This is an opportunity for me to take stock and reflect with you on the challenges ahead.
The CNES [French space agency] made a perfect start to its second half-century, since 2012 produced impressive new successes: 10 successful launches, including the first Vega launch, and the ESA [European Space Agency] Ministerial Council in Naples, which among other things confirmed the Ariane 6 programme. (…)
France’s success is built on the various players’ convergence of efforts and in particular on its space agency, the CNES, which is unique in its kind in Europe.
It is obvious – but sometimes it’s right to state the obvious – that France does not wish to water down the CNES’s role. Europe, the ESA, the CNES – each of these echelons has relevance.
On 19 December 2012, I had the pleasure of witnessing – via link-up with Kourou, like today – Ariane 5’s last launch of the year, with all the partners who contributed to it. It was a splendid launch which I think perfectly sums up the success of this European launcher industry, which the CNES instigated and continues to be an essential player in: the success of a European adventure begun on 24 December 1979, with the first flight of the Ariane 1 rocket.
We are bound by these successes.
We have just gone through some very important times for the future of the European space industry.
Indeed, despite the tough economic context, important decisions were taken at the last ESA Ministerial Council, held in Naples on 20 and 21 November 2012. They are allowing us to map out an exciting way ahead for Europe.
In accordance with her mandate, France has given priority to sectors in which her research and manufacturing excel, in line with her space policy. We got results which consolidate an ambitious European space policy.
a decision on Ariane 6: Ariane 6 was officially endorsed and a first phase of work for 2013-2014 was decided, with a strong synergy between an adapted Ariane 6 and adapted Ariane 5 ME. So the European launch system has been strengthened for the medium and long term;
maintaining Europe’s level of excellence in weather and Earth observation satellites;
strengthening the competitiveness of the European telecommunications satellite industry
continuing a high-quality scientific programme;
continuing to operate the ISS, while keeping the costs under control.
It was possible to achieve these results thanks to intensive work by all the European players involved – government, the CNES, the ESA and manufacturers –, demonstrating once again that the European space industry is a concrete example of a Europe that is moving forward.
I’m particularly keen to stress the exceptional quality of the work done by the ESA, the CNES, Arianespace and the manufacturers in preparing and directing this council, which, as you’ve emphasized, wasn’t a done deal.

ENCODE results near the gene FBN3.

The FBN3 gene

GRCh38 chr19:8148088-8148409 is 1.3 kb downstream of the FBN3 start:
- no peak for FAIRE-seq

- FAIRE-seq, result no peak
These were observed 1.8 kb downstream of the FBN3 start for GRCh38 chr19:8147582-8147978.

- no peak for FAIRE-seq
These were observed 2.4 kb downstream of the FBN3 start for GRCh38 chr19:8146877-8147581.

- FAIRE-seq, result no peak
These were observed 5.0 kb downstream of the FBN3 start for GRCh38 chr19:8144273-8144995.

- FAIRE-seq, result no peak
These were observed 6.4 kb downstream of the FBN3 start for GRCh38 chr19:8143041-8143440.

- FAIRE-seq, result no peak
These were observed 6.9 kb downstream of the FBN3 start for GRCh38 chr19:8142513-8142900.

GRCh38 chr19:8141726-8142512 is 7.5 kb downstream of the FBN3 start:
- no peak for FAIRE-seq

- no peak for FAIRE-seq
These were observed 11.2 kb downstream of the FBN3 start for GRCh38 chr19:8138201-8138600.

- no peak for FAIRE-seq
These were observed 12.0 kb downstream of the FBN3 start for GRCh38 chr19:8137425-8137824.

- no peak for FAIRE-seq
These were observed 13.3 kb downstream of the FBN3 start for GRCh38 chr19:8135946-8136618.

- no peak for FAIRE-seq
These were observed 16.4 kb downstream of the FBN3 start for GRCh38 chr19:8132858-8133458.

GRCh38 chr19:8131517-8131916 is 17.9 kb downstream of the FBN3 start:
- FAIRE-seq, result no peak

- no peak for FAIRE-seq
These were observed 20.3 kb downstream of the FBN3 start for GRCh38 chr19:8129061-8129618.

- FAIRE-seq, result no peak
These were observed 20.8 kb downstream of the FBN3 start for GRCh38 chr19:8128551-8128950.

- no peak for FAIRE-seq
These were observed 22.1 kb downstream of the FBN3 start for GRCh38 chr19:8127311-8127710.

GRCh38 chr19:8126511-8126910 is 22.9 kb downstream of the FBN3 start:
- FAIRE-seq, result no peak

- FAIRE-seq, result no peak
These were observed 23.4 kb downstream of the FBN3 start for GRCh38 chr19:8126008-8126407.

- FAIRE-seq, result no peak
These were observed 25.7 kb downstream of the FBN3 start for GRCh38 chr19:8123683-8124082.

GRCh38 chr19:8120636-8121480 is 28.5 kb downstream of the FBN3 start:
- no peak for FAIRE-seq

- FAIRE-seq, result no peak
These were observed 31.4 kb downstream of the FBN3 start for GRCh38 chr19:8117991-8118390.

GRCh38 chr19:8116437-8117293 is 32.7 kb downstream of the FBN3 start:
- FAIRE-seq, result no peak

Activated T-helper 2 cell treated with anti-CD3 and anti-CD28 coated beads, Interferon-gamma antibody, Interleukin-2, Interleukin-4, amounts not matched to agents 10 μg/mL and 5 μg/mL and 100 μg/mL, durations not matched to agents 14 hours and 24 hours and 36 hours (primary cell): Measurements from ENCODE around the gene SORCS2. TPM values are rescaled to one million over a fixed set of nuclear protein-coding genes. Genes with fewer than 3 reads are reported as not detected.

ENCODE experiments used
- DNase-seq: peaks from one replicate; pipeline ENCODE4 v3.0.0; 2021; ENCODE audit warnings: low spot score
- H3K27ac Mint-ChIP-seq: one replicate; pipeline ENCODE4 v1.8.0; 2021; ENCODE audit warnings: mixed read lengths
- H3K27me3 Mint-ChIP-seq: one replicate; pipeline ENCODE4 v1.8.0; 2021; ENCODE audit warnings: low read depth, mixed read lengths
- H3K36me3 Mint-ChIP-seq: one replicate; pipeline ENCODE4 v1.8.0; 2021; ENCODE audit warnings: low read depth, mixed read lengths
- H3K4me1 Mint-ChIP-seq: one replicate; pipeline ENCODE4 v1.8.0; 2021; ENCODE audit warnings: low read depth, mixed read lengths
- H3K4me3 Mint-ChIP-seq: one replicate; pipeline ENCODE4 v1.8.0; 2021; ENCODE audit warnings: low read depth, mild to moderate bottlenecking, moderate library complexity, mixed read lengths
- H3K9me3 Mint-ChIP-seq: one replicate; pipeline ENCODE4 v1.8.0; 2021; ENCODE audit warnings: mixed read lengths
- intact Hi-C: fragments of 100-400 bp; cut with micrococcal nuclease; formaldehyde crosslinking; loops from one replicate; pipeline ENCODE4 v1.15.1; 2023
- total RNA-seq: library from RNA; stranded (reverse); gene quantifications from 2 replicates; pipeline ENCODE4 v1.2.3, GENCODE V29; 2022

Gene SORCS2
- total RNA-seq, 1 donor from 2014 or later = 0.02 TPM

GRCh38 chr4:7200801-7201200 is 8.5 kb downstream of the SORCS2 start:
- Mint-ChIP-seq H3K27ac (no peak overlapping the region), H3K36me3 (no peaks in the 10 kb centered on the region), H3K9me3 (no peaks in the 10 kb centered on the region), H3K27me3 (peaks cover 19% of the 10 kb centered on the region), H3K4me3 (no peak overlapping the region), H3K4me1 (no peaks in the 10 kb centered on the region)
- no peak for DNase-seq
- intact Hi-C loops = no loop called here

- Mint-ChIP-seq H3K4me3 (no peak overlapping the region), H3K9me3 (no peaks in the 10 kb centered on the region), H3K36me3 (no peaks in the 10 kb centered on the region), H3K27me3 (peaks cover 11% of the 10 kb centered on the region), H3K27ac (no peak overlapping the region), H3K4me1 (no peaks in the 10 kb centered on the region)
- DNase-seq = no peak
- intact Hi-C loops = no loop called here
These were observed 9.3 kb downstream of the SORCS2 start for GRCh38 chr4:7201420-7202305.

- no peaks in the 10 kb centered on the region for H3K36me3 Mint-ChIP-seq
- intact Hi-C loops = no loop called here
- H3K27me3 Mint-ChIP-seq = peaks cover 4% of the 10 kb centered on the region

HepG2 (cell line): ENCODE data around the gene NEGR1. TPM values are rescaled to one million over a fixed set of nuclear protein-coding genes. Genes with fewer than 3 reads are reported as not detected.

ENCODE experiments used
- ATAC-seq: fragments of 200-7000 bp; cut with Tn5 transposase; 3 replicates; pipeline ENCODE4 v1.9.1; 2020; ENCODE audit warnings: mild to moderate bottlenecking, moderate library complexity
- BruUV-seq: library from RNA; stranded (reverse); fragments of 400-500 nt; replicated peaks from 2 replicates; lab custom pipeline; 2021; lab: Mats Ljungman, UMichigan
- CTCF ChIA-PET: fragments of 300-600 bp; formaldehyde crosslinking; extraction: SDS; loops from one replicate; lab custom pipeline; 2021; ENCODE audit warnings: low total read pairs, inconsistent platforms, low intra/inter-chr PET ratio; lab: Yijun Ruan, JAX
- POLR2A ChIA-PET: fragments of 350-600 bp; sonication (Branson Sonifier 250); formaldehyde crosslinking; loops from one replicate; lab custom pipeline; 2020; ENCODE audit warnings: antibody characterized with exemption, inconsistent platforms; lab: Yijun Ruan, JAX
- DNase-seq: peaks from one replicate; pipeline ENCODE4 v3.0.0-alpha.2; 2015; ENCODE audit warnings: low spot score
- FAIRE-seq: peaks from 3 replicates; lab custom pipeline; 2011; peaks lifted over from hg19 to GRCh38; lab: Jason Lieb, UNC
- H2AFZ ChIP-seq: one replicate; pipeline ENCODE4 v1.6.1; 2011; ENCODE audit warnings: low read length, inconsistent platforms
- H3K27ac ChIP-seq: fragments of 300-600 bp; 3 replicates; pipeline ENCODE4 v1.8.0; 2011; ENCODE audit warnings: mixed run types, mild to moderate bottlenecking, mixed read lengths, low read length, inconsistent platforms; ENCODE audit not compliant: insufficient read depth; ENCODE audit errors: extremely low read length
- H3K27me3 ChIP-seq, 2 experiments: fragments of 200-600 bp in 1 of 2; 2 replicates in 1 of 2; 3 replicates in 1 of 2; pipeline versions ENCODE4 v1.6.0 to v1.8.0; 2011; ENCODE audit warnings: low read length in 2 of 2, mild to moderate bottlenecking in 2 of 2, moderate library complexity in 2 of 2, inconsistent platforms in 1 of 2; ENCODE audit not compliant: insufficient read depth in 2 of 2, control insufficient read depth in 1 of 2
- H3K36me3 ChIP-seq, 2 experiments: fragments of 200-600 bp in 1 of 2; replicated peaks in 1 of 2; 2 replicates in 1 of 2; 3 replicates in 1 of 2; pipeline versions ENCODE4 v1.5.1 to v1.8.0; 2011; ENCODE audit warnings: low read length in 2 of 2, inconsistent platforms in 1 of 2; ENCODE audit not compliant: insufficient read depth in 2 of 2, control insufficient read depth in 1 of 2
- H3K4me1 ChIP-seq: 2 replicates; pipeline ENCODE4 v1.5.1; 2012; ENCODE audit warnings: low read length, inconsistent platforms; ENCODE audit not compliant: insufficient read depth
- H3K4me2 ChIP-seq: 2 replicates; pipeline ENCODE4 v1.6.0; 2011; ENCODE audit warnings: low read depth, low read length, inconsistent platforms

From the Naples council, I learnt a few modest lessons for industry and the French ambition for this space industry in Europe.
If we managed to get our European partners to accept our approach – and believe me, it wasn’t easy – it’s because we stuck to a few conditions which it seems to me essential to bolster in future:
the expertise of a complete research sector, key to positive thinking and transferral to industry, large groups, mid-cap companies, SMIs and SMEs;
the solidarity of Team France, which acted together and whose members were able to set aside their specific interests and agree on a coherent shared project. This was the collective understanding that prevailed in Naples;
anticipating the future and always remaining ahead of the game, because we’re in a world of rapid transformations with a very changing market;
a concern to protect and develop employment and industrial expertise, through a search for solutions avoiding breaks in production and job insecurity;
building a unifying project for France and Europe. (…)
The space industry is an example from which the major industrial sectors can usefully take inspiration. Thanks to the spread of state-of-the-art technologies in many industrial sectors, it contributes to the country’s recovery through innovation and quality-based competitiveness.
The EU’s increasing power in the space field is a major asset. We desire and support it, while seeking to clarify the different players’ roles in governance. Discussions have begun – on the part of both the ESA, at its council in Naples, and the EU, at the Competitiveness Council of 12 December. They will have to continue in 2013.
The national component of France’s civil space activity comes within the CNES’s “multilateral” programme and that of the Future Investment Plan. It’s been possible to maintain the annual subsidy in the “multilateral” programme at a very substantial level, despite the tough economic context – a sign of the government’s strong interest in the industry. (…)./.